ew Zealand’s live entertainment market has much in common with its neighbour and cousin Australia. Its community of recording artists are spreading their wings, with the likes of Lorde, Gin Wigmore, Ladyhawke, Broods, and Kimbra enjoying global success. The wider music industry appears to be on an upswing, thanks to the impact of streaming music services, investment in the live infrastructure, and timing. PRIMARY TICKETING Australia and New Zealand have a lot more in common than a shared language. The two titans of the Australian ticketing business, Ticketmaster and Ticketek, are also the big players in NZ. The heads of the major music companies in Australia also have duties in New Zealand and many of the major tours to Australia also route into New Zealand. Other primary ticketing platforms include iTicket, Dash Tickets, Ticketure, Ticket Direct and Ticketbooth, while event discovery site Eventfinda plays a big role in the decision process for consumers. Auckland’s 12,000-capacity Spark Arena (formerly Vector Arena) is a regular destination on major touring itineraries Down Under, while Christchurch, Wellington and Dunedin have hosted concerts by international stars in recent years. The latter city will host three Ed Sheeran dates next March and April at the Forsyth Barr Stadium, a feat unmatched by any touring act (his Divide World Tour will also pull into Auckland’s Mount Smart Stadium for three dates). “New Zealand has always been very strong for acts like Bruce Springsteen, the Eagles, Fleetwood Mac and Adele, but the market can be hit and miss,” notes Mushroom Group chairman Michael Gudinski. “It’s about timing and ticket price.” VALUE OF MARKET Live music saw “significant growth” in 2015, generating revenue from ticket sales of NZ$158m (€100m), well up from around NZ$105m (€66m) in 2014. The sum was based on public performance royalties collected by APRA AMCOS and published in a report entitled Economic Contribution of the New Zealand Music Industry, commissioned by Recorded Music New Zealand and compiled by PWC. Homegrown music was found to have generated NZ$44m (€27m) during that period. Live music enjoyed a “strong touring year,” the report boasts, and the sector now represents approximately 30% of the total music market. “The first thing you have to recognise is how small the market is compared to everywhere else,” notes Harley Evans, the New Zealand-born, Australia-based managing director and owner of Moshtix and The Ticket Group. “Auckland is a decent-sized city, but the cost and logistics of adding an Auckland or Wellington gig to a tour are much greater than doing another show in Australia.” The other factor that seems to be holding New Zealand back is a lack of quality options for arena-sized and outdoor events. “The audience and appetite exists in NZ to make touring acts work,” he notes, “but that little piece of water between here and Australia creates a perception that it’s ‘risky.’ Look at the recent sales performances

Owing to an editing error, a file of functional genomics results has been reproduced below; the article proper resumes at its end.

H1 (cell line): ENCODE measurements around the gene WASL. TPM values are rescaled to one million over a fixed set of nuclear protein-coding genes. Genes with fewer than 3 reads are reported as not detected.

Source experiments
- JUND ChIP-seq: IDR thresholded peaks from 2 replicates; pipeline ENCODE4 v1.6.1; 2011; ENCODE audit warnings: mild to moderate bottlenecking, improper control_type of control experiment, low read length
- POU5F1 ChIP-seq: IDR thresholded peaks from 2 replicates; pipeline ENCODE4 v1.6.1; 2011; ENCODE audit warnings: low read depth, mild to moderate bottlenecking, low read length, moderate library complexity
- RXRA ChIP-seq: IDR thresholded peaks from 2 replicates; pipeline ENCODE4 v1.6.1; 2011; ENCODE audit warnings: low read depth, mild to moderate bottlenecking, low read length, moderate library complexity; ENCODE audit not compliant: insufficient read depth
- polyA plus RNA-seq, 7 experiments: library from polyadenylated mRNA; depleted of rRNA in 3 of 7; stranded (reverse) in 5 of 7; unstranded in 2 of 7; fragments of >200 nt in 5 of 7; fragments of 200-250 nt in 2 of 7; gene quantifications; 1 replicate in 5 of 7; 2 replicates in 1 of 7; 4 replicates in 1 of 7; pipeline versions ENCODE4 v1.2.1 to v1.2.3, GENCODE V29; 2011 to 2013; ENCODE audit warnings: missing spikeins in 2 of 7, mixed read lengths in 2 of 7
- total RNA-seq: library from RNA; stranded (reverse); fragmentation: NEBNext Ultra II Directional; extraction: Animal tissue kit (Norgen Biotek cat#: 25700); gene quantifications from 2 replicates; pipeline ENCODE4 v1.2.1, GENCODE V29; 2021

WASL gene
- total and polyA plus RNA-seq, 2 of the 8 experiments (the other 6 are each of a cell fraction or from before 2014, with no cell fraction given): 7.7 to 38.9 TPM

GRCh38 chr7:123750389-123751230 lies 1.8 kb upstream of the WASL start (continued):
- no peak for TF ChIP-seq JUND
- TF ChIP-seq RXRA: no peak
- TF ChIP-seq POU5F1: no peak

Ticketek handled things when Maroon 5 visited the Horncastle Arena in Christchurch

of Adele, Ed Sheeran and Paul McCartney though – at a per capita level, the NZ sales have been phenomenal.” SECONDARY TICKETING Bots are a real problem on both sides of the Tasman, explains Maria O’Connor, Ticketmaster’s managing director for Australia and New Zealand. “Ticketmaster invests millions in technology and human moderation to identify and block bot activity. But we need stronger up-to-date legislation and greater enforcement to prevent people using bots to the detriment of fans.” DISTRIBUTION OF SALES Most concertgoers buy tickets via desktop, notes O’Connor, though mobile devices are increasingly popular for transactions and now represent around a third of all sales for the ticketing giant. Independent ticketing firms say online accounts for some 90% of sales, a figure that would be split 50/50 online against mobile. CULTURAL ANALYSIS Like Australia, venues in New Zealand are typically tied to an exclusive ticketing supplier. Ticketek works with a raft of venues including Horncastle Arena and AMI Stadium while Ticketmaster handles ticketing for Mount Smart Stadium, Forsyth Barr Stadium and Spark Arena (in 2015, Live Nation Entertainment and Australia’s MHC Investments bought EVENZ, which controls the Auckland waterfront where the arena is situated).


NORWAY Languages: Norwegian, Sami | Population (millions): 5.3 | Currency: Krone | GDP/Capita (US$): 69,300 | Internet Users (millions): 5.0 Smartphone penetration: 86.8% | Population % aged 15–24: 12.8 | Population % aged 25–54: 41.0 | PwC estimated 2017 live revenues US$millions: 352 | PwC forecast 2021 live revenues US$millions: 375